NASA’s Curiosity rover has found new evidence of nitrogen on Mars, proving that the red planet has — or at least had — the right stuff to sustain life.

The rover drilled into Martian rocks and discovered evidence of nitrates, which are essential compounds to the building blocks of life.

“The discovery adds to the evidence that ancient Mars was habitable for life,” NASA said in a blog post.

March 4th, 2015

Testing to Diagnose Power Event in Mars Rover NASA

NASA’s Curiosity Mars rover is expected to remain stationary for several days of engineering analysis following an onboard fault-protection action on Feb. 27 that halted a process of transferring sample material between devices on the rover’s robotic arm.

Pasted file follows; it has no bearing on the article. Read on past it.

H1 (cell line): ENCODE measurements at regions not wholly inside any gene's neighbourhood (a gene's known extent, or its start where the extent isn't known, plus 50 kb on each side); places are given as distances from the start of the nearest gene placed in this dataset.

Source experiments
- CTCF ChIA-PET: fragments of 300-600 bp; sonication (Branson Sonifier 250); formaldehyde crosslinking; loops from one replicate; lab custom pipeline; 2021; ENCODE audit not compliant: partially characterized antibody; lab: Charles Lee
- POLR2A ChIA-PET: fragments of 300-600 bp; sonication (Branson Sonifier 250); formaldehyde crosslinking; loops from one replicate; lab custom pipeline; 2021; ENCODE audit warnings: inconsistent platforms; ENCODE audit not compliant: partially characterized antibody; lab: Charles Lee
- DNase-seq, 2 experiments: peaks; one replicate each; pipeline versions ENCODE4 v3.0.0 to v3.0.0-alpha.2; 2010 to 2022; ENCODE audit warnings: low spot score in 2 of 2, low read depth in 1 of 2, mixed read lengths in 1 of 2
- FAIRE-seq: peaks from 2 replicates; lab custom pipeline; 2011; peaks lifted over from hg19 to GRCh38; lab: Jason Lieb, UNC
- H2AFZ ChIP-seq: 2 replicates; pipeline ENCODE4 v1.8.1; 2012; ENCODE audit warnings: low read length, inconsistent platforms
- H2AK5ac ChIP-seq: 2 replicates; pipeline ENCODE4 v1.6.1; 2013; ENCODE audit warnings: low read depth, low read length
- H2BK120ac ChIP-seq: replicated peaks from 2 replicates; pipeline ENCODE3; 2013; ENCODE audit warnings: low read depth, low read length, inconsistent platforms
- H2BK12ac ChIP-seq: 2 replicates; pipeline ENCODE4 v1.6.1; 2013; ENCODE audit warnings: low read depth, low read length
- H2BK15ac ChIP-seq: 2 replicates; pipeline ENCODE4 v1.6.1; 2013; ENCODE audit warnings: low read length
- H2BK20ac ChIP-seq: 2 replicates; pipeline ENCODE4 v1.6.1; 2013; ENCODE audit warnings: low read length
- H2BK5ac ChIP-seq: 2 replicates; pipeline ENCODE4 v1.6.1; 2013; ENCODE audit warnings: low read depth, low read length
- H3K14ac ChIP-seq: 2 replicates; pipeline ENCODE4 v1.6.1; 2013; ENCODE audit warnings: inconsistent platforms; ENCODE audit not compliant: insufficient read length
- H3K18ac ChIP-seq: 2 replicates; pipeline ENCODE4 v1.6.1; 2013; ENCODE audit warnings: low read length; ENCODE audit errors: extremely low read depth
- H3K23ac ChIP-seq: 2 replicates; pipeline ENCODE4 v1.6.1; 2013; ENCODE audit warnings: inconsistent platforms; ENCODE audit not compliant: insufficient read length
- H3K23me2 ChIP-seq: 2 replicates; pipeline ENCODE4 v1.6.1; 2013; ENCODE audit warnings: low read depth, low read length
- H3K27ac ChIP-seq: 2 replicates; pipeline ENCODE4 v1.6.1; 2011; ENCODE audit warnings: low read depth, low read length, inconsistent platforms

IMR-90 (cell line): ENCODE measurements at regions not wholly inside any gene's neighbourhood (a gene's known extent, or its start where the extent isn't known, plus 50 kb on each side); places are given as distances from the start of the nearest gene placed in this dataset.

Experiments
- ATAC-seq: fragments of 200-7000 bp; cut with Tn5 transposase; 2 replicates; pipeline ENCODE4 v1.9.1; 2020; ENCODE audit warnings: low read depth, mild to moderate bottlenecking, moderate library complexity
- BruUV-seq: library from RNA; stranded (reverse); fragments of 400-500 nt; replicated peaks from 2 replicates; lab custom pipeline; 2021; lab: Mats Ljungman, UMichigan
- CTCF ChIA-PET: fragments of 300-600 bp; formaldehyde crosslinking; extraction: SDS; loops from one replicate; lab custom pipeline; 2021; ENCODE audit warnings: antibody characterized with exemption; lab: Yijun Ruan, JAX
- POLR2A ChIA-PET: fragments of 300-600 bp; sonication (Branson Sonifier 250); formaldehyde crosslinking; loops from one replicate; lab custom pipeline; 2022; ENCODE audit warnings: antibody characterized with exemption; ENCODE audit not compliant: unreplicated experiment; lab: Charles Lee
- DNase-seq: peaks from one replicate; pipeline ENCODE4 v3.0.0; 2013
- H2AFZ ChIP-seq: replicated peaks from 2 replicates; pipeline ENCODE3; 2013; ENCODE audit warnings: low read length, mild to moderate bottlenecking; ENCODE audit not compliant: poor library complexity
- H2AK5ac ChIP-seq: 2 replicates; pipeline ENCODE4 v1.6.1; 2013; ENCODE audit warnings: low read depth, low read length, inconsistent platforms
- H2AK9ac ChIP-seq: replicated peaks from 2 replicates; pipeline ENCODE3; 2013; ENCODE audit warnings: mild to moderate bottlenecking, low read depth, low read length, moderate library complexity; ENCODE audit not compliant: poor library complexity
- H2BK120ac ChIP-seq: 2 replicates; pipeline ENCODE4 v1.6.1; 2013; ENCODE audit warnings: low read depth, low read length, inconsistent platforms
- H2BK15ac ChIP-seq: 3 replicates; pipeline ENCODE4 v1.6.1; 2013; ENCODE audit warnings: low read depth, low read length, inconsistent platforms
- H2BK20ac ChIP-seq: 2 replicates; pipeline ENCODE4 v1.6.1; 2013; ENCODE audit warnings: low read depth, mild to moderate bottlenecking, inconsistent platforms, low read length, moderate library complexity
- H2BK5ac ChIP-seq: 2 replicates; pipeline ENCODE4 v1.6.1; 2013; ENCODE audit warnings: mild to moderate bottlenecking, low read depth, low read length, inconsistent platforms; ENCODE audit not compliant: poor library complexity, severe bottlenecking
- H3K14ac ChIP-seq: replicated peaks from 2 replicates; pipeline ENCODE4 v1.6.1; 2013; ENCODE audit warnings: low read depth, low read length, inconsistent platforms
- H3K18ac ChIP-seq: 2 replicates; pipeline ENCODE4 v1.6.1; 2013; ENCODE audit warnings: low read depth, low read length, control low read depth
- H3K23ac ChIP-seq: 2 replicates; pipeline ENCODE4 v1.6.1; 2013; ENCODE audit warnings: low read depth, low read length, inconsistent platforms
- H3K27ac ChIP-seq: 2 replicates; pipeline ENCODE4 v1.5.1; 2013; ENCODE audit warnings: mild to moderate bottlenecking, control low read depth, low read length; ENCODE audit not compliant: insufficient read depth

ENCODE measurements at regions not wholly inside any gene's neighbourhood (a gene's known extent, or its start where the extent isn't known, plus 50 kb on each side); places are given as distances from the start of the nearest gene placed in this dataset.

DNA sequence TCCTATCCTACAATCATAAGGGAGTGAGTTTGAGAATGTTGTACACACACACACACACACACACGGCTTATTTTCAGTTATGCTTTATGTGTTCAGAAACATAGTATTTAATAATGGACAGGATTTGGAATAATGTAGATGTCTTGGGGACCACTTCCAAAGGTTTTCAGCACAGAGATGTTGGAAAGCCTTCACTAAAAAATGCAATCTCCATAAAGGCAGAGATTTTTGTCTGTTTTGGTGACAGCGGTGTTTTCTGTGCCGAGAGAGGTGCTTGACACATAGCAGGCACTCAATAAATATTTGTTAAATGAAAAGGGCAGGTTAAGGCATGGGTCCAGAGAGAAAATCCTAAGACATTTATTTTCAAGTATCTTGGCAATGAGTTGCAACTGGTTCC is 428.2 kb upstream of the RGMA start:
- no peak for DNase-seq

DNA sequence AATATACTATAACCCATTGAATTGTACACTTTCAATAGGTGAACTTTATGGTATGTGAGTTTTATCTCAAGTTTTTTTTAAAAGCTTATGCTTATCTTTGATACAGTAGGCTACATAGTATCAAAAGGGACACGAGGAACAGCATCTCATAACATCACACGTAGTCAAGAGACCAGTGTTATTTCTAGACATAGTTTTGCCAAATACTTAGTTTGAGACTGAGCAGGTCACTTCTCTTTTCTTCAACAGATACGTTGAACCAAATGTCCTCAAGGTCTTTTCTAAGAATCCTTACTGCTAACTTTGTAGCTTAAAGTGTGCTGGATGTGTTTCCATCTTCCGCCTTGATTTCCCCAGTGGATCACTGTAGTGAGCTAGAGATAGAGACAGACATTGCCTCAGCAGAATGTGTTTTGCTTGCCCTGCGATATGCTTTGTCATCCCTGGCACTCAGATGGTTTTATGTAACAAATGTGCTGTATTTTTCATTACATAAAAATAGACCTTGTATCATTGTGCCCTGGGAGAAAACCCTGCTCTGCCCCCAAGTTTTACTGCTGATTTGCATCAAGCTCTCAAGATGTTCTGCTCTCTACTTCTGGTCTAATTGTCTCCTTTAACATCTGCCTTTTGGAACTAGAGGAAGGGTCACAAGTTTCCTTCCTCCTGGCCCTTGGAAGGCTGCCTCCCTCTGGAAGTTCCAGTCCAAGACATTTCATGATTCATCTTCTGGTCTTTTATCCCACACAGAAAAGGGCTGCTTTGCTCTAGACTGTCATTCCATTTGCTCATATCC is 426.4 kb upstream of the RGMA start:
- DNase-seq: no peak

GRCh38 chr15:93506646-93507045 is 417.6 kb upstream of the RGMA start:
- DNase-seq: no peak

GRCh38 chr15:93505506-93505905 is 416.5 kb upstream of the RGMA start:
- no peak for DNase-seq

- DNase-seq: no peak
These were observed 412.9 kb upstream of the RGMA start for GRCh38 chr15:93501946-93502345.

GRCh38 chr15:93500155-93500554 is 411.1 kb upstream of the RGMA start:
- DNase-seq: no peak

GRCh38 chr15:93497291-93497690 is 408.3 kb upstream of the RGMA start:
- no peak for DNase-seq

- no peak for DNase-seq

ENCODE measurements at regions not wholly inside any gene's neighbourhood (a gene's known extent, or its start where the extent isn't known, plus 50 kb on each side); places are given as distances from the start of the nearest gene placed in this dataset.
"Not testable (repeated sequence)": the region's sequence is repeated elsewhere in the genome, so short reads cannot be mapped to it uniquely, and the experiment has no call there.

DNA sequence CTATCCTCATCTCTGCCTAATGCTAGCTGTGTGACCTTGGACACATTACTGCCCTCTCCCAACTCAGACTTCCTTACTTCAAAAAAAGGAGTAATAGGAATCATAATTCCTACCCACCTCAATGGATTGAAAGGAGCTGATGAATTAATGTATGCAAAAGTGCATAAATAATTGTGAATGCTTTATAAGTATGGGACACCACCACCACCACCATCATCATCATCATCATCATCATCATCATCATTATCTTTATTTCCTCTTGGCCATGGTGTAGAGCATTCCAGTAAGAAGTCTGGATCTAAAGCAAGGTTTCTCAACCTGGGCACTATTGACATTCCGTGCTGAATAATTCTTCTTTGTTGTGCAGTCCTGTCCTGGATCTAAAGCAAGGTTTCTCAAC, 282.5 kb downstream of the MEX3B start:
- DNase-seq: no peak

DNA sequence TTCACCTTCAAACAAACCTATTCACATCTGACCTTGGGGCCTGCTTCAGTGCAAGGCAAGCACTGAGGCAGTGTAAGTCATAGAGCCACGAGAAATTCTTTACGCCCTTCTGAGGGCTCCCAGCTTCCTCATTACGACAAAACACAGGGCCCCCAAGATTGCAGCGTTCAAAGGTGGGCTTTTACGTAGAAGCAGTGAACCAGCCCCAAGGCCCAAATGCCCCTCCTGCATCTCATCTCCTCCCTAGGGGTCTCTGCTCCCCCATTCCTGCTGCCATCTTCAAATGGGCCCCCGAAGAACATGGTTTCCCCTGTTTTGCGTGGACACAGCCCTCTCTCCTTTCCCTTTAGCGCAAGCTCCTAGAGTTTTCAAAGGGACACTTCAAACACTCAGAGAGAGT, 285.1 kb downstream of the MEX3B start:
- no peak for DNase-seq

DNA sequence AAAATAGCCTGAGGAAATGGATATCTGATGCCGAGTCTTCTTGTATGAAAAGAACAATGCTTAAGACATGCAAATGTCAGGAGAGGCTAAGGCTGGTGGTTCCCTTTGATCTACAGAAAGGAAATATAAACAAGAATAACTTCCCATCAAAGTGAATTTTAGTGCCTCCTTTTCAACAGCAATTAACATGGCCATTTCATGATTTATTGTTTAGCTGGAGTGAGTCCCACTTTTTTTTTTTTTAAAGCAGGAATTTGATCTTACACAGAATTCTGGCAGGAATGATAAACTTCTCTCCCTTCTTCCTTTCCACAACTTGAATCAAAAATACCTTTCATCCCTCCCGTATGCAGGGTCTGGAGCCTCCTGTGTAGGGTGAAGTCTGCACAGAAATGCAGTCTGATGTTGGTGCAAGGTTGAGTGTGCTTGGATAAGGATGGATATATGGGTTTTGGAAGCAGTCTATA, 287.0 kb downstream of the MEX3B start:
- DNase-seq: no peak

Telemetry received from the rover indicated that a transient short circuit occurred and the vehicle followed its programmed response, stopping the arm activity underway at the time of the irregularity in the electric current.
“We are running tests on the vehicle in its present configuration before we move the arm or drive,” said Curiosity Project Manager Jim Erickson, of NASA’s Jet Propulsion Laboratory in Pasadena, California. “This gives us the best opportunity to determine where the short is.”
A transient short in some systems on the rover would have little effect on rover operations. In others, it could prompt the rover team to restrict use of a mechanism.